Lightning Fair, Inc. v. Rosenberg makes clear that an order granting or denying a motion to compel arbitration is appealed in the same way as any other final order. In addition, it states the standard by which the Alabama Supreme Court reviews a trial court’s Rule 54(b) certification.
In Ex parte Loma Alta Property Owners Association, Inc., No. 1081170 (Ala, June 30, 2010), the Alabama Supreme Court announced that the standard of review for an order denying a request for attorney fees under the Alabama Litigation Accountability Act is the same as the standard of review for an order granting a request for fees.
In Pirtek USA, LLC v. Whitehead et al., No 1071570, the Alabama Supreme Court restated the standard of review applicable to reviewing a ruling on a motion filed pursuant to Rule 60(b)(4) collaterally attacking a foreign judgment on the basis that the judgment is void for lack of jurisdiction.
When circuit courts review administrative decisions, they must defer to the adminsitrative agency and set aside the agency’s decision only if the decision was not supported by substantial evidence, the agency’s actions were not reasonable, or the agency’s actions were not within its statutory and constitutional powers. Alabama State Personnel Board v. Dueitt, 2080899 (Ala. Civ. App. May 7, 2010). In Dueitt, the Court of Civil Appeals reversed a circuit court opinion overruling an Alabama State Personnel Board decision because "the circuit court impermissibly reweighed the evidence and substituted its judgment regarding a question of fact for the judgment of the Board.".
In Spinks v. Automation Personnel Services, Inc., No. 1081379 (Ala. April 9, 2010), the Alabama Supreme Court summarized the deferential standard of review that it uses in appeals from orders granting or denying a motion for preliminary injunction. The Court wrote, "'[T]he grant of, or refusal to grant, a preliminary injunction rests largely in the discretion of the trial court and that court’s latitude in this area is considerable; if no abuse of that discretion is shown, its action will not be disturbed on appeal.’ This Court has defined an abuse of discretion as discretion that ‘exceed[s] the bounds of reason, all the circumstances before the lower court being considered.’"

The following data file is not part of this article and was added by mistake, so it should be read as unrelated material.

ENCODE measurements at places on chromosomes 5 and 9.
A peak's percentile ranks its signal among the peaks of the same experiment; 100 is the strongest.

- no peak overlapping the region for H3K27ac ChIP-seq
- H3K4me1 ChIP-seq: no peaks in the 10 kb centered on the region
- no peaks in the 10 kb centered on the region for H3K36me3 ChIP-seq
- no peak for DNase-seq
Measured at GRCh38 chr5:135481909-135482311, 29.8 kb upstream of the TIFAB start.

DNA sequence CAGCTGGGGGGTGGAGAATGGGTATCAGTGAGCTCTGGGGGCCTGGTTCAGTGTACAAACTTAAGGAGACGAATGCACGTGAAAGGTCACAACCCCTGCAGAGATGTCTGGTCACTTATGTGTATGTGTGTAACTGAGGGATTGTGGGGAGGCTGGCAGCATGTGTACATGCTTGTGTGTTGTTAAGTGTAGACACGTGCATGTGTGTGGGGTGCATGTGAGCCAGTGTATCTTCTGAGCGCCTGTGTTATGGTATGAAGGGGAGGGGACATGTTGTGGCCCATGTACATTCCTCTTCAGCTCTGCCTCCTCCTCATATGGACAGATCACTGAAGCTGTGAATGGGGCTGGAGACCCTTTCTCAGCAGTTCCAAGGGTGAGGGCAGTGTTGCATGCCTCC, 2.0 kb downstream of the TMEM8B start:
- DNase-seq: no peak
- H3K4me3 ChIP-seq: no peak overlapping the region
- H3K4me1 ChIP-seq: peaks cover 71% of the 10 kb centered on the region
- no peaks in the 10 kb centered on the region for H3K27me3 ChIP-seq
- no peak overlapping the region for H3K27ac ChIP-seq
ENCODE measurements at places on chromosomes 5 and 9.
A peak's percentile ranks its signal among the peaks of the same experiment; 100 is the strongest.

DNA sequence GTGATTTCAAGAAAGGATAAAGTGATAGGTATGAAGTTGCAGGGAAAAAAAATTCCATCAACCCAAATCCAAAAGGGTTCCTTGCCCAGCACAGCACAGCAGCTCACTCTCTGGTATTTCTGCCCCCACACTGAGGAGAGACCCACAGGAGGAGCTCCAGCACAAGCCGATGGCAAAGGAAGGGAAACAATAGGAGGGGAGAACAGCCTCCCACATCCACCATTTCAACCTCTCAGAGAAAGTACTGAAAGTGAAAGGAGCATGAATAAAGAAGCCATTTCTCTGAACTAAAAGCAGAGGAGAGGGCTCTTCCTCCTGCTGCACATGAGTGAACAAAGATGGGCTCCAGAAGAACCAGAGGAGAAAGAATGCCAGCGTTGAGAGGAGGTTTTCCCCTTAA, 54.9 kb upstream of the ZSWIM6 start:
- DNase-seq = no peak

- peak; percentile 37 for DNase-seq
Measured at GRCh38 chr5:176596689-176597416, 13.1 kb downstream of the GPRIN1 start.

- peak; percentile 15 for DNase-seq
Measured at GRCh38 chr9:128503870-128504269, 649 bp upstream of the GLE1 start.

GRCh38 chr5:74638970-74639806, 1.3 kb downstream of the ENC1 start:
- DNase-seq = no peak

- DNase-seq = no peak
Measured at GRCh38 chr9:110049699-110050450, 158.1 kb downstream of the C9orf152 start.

In two of the opinions that it issued last week, the Alabama Supreme Court discussed standards of review that receive attention less frequently than others. In Intergraph Corporation et al. v. Bentley Systems Incorporated, Nos. 1080300, 1080405 (Ala. March 12, 2010), the Court described the standard of review that it applies to findings of special masters. In Archer v. The Estate of Archer, Nos. 1090093, 1090094, 1090096 (Ala. March 12, 2010), the Court outlined the standard of review that it uses when interprets a statute.
Where the circuit court received only arguments on a stipulated factual record, the appeals court gave the circuit court’s judgment “no presumption of correctness,” and so reviewed that judgment under a de novo standard. Ex parte Ala. Dept. of Revenue, No. 1070925 (Ala. Feb. 26, 2010).
The Alabama Supreme Court and the Alabama Court of Civil Appeals recently stated the standards of review applicable to contempt orders and orders granting permanent injunctions.
In LVNV Funding, LLC v. Boyles, released last week, the Alabama Court of Civil Appeals reversed the trial court’s judgment denying a motion to vacate a default judgment pursuant to Rule 60(b)(4). The case was handled by Lightfoot, Franklin & White’s own Chips Pruet and Wes Gilchrist and provides a good recent statement of the standard of review governing a ruling on a motion to vacate a default judgment.